Predictions for what the end of time might entail often involves an over-abundance of fire or ice. The connection between the two is tight in literature. Author Stephen Pyne includes a volume about Antarctica — The Ice — in his comprehensive Circle of Fire book series, reasoning that the frozen continent is a glimpse into what happens when life and fire cease to exist. We're combining fire and ice in this issue, with a slightly different approach.
The mobile off-highway equipment industry has already solved a long list of challenges that have beset human beings over the years, including fire. Machines are available that prevent and fight wildfires. Plus, as Michelle EauClaire covers on page 20, suppliers are working on a variety of on-board fire suppression systems that help prevent the machine itself from becoming a victim of a localized conflagration.
Freezing temperatures may one day radically change the face of the Earth, but for now (in certain areas of North America, anyway) the annual appearance means the arrival of ice-fishing season. Winter isn't all bad. Some Northerners — myself included — don't think hard-water season means it's time to avoid the outdoors and watch more television.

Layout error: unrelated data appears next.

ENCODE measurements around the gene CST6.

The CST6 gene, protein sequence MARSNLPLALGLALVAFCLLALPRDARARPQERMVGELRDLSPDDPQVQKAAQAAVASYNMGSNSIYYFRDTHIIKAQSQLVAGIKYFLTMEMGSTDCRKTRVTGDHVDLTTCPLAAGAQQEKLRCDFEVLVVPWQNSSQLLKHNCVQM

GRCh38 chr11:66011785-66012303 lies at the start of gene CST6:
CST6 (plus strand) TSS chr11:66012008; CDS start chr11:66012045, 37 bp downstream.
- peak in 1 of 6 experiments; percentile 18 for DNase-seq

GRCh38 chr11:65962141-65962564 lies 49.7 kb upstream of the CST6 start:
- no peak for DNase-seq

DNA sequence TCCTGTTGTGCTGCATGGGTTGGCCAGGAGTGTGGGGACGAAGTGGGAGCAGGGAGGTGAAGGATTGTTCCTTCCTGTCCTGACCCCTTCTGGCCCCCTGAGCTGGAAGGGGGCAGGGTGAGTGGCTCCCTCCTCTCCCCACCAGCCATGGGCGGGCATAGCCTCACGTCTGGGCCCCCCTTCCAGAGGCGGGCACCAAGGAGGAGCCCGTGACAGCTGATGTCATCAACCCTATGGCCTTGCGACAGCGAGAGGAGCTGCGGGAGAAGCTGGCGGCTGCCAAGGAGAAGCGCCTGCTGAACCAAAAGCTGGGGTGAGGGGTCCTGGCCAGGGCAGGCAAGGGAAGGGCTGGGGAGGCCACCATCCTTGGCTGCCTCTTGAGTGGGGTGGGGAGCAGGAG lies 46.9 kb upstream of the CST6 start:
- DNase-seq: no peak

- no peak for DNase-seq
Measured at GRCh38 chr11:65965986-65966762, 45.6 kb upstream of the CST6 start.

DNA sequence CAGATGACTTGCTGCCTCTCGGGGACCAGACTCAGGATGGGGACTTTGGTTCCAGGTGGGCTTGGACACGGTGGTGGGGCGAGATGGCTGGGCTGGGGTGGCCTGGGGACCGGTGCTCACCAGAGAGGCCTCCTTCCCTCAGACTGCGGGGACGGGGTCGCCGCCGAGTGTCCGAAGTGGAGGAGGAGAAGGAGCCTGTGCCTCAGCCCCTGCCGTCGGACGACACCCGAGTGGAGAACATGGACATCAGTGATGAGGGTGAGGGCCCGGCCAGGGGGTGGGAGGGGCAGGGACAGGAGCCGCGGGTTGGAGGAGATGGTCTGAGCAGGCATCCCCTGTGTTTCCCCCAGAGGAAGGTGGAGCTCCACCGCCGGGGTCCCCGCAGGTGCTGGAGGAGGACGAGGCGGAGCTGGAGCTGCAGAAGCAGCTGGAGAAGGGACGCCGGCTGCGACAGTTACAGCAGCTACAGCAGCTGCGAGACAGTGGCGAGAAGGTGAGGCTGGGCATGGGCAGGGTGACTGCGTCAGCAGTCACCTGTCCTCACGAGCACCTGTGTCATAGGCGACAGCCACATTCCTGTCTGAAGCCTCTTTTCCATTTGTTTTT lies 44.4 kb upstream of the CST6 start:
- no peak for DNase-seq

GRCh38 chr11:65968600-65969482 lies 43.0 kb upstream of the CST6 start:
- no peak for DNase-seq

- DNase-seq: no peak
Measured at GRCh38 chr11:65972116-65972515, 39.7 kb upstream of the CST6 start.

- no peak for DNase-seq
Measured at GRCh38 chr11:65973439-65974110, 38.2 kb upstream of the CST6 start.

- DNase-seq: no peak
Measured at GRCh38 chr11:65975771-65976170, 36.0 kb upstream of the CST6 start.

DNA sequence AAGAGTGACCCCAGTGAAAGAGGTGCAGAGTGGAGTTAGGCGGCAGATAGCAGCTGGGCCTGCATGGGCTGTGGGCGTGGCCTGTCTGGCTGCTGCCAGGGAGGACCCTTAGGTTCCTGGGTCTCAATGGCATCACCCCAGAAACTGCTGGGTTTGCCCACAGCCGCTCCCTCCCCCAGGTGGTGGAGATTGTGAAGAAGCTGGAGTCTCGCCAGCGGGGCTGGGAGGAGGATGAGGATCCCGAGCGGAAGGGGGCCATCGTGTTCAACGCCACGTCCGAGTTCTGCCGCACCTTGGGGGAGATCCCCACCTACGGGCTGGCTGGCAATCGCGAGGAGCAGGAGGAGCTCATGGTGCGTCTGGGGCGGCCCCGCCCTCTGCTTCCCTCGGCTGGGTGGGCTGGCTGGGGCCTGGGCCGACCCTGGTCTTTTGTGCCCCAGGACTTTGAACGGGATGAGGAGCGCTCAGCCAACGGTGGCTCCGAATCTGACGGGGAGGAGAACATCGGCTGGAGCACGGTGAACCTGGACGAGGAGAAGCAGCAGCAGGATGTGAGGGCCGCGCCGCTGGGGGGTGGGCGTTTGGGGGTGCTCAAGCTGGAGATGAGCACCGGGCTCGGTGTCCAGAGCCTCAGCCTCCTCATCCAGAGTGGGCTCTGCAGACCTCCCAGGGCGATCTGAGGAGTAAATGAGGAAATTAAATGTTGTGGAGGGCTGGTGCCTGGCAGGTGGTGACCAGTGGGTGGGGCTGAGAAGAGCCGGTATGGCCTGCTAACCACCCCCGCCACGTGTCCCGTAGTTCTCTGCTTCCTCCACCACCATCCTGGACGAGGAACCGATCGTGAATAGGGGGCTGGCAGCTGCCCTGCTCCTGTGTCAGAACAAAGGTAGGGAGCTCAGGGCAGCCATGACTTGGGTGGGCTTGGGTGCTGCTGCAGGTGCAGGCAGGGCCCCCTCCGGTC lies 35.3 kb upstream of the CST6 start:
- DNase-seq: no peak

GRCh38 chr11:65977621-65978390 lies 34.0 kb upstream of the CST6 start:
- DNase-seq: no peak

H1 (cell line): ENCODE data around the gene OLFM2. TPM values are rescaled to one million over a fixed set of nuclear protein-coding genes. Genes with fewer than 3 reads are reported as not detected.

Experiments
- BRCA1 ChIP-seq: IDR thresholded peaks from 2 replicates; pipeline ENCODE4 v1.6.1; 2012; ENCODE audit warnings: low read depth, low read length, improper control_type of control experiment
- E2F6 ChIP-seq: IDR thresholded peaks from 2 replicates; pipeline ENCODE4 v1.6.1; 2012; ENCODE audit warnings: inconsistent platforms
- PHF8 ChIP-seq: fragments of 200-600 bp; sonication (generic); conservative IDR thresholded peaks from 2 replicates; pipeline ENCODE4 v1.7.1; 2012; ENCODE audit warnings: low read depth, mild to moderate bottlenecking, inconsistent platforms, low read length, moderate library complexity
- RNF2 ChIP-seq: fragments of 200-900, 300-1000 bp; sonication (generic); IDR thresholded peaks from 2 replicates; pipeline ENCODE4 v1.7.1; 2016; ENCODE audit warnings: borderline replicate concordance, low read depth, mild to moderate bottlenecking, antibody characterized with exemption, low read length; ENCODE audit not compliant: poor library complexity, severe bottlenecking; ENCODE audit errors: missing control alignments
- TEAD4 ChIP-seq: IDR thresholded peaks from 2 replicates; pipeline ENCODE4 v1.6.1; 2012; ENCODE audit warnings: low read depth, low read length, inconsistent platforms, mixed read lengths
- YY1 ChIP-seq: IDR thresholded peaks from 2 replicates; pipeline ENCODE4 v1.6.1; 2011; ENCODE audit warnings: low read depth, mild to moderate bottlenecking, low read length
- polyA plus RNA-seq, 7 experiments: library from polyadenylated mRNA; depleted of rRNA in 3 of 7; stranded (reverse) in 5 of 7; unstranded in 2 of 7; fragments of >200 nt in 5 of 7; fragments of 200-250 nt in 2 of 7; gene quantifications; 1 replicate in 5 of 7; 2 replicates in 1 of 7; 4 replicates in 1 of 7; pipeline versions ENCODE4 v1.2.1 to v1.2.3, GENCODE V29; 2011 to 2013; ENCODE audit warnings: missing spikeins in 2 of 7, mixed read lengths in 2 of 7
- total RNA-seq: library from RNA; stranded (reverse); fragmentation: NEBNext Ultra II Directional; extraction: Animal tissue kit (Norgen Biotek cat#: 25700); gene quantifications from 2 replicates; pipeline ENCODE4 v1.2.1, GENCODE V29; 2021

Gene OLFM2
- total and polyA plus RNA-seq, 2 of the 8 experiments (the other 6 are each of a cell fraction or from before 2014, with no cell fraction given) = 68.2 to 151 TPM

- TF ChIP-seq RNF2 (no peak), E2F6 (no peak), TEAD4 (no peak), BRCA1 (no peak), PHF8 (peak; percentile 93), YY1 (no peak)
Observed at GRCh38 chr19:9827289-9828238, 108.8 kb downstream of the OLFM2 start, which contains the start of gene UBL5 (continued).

An innovative gas-engined machine has been developed to help prevent an angler from meeting an icy end while in search of the ultimate walleye. The Wilcraft hails from Minnesota, which is fortunate to not only have lots of lakes, but also a long season of sub-freezing temperatures to convert their surfaces into ice.
The Wilcraft is getting some attention. Late last year Wilcraft developer Tom Roering and his business partners were finalists in the Minnesota Cup, which celebrates the state's most innovative business concepts. 2008's competition was just shy of having 850 participants, a record number. "The Minnesota Cup has become an incubator for aspiring entrepreneurs in Minnesota," said Scott Litman, Minnesota Cup co-chairman, during the award ceremony last year.
Part jon boat and four-wheeler, the Wilcraft makes ice fishing safer and more convenient. But as creative solutions often go, its usefulness will not be limited to a group of people who make a sport out of a world covered in ice. See page 14.